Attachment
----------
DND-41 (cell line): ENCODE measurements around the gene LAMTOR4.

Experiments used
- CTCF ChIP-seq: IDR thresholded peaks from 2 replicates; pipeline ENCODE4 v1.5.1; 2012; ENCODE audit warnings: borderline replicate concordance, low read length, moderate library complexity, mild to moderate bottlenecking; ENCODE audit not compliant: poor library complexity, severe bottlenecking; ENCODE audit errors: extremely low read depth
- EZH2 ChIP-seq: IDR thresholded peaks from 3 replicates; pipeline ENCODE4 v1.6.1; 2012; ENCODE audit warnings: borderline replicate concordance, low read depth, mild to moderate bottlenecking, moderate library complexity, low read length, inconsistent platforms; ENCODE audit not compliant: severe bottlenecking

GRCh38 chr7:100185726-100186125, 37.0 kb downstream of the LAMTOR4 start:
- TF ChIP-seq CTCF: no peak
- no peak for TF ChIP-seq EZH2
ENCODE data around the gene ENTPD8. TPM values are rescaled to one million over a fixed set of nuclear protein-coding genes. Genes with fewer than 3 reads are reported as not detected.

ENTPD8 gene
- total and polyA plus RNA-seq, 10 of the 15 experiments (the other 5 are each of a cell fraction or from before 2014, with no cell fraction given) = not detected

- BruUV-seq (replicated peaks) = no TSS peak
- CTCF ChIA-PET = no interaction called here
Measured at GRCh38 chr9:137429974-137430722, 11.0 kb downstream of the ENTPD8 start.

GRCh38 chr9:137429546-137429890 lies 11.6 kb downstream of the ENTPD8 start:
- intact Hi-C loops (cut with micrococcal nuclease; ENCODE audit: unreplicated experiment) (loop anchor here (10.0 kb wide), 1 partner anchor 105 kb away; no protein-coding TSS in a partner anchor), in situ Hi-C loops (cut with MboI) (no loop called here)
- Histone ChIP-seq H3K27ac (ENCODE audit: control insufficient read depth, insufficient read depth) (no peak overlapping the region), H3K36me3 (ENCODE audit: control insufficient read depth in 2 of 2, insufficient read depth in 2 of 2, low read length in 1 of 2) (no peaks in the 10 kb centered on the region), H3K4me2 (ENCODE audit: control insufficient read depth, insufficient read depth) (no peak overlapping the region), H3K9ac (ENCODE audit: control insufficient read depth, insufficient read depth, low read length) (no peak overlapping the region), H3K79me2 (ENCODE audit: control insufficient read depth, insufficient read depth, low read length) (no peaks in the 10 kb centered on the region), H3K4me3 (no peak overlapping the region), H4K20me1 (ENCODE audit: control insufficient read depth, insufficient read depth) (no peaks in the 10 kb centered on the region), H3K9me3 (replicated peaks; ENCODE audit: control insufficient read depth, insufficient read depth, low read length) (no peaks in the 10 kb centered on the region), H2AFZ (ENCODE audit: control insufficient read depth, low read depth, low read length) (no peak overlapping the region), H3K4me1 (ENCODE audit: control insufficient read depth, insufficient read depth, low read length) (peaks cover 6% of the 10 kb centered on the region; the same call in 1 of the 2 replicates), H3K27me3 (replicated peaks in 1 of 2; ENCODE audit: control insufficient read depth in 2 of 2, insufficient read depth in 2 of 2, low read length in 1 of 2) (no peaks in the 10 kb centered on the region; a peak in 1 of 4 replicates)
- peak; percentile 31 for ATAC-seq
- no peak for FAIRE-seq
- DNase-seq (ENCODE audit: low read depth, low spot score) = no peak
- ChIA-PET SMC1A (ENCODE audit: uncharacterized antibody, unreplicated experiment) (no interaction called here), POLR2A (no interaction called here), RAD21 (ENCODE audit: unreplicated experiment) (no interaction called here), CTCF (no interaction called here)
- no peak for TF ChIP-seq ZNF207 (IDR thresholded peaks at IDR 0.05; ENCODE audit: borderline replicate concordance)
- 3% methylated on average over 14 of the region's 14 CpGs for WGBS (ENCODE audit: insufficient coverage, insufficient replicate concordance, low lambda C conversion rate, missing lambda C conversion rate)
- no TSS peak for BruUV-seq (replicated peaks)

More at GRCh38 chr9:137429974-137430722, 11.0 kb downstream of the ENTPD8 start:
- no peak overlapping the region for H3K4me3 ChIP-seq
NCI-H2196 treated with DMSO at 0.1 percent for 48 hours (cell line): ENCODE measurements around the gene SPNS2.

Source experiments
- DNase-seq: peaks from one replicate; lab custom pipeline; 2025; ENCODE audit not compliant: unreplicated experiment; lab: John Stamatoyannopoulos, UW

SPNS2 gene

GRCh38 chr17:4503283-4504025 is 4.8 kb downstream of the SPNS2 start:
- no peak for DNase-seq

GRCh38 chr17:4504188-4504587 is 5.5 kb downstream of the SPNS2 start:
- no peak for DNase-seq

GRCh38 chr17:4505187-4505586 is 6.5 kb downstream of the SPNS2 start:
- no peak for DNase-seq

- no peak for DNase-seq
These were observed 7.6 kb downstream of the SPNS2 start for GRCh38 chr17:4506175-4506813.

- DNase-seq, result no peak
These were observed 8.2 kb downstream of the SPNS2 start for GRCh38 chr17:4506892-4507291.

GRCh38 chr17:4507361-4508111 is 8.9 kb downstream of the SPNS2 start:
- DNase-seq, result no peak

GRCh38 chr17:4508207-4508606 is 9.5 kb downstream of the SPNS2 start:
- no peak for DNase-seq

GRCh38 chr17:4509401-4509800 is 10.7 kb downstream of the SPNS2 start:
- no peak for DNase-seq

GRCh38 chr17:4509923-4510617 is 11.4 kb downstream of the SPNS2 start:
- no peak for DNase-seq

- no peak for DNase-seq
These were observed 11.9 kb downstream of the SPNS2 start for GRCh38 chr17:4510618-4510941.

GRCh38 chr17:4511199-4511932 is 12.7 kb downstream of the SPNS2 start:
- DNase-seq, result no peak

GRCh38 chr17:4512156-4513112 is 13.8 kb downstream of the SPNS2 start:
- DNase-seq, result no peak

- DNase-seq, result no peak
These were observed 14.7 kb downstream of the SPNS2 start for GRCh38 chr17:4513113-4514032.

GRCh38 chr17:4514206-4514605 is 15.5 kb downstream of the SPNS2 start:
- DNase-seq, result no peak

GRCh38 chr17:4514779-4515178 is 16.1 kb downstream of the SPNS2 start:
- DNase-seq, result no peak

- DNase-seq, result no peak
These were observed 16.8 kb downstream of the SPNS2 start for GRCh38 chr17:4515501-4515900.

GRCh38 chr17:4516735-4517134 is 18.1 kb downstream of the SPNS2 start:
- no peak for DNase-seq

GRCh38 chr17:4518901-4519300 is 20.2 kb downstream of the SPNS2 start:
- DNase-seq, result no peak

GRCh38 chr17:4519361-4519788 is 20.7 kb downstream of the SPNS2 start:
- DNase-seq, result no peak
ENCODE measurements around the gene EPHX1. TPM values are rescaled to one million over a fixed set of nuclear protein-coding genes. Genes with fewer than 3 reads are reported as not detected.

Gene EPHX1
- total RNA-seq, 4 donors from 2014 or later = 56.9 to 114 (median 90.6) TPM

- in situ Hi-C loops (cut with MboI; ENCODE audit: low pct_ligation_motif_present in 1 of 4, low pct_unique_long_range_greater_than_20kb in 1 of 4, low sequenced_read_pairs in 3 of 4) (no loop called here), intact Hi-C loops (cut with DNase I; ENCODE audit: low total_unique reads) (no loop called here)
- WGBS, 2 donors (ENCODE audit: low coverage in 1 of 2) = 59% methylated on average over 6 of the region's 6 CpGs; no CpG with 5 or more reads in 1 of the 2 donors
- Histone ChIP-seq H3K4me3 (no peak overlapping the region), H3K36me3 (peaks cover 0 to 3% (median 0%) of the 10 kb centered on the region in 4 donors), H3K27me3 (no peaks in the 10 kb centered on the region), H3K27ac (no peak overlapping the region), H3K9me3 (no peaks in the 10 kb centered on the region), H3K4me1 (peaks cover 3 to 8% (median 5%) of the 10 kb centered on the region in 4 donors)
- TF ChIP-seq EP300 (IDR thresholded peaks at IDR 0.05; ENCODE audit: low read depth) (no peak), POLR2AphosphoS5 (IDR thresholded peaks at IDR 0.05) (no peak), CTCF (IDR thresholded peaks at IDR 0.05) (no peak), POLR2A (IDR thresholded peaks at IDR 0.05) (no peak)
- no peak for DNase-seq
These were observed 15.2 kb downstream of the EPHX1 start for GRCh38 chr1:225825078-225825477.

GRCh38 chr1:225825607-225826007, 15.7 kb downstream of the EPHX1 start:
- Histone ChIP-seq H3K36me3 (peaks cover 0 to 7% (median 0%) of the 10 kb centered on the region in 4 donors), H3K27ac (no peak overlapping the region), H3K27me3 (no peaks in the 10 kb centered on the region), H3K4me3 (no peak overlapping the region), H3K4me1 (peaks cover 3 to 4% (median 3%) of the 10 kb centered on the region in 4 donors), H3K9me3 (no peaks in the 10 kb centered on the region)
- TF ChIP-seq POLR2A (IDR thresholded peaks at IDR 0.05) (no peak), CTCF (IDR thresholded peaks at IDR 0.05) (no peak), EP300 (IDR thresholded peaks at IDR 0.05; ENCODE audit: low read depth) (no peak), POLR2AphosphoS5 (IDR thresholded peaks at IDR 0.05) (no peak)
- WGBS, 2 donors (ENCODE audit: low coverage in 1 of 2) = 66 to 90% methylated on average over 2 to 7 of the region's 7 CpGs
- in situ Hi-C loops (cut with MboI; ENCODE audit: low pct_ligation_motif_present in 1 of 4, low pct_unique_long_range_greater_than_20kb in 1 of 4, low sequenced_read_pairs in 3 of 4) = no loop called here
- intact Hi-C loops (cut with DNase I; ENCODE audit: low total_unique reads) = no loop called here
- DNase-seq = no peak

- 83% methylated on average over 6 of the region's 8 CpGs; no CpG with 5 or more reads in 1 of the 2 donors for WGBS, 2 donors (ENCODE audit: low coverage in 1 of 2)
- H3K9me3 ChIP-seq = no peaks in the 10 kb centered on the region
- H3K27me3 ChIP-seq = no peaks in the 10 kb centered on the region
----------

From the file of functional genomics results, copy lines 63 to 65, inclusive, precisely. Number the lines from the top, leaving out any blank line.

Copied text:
- no peak for DNase-seq

GRCh38 chr17:4518901-4519300 is 20.2 kb downstream of the SPNS2 start:
- DNase-seq, result no peak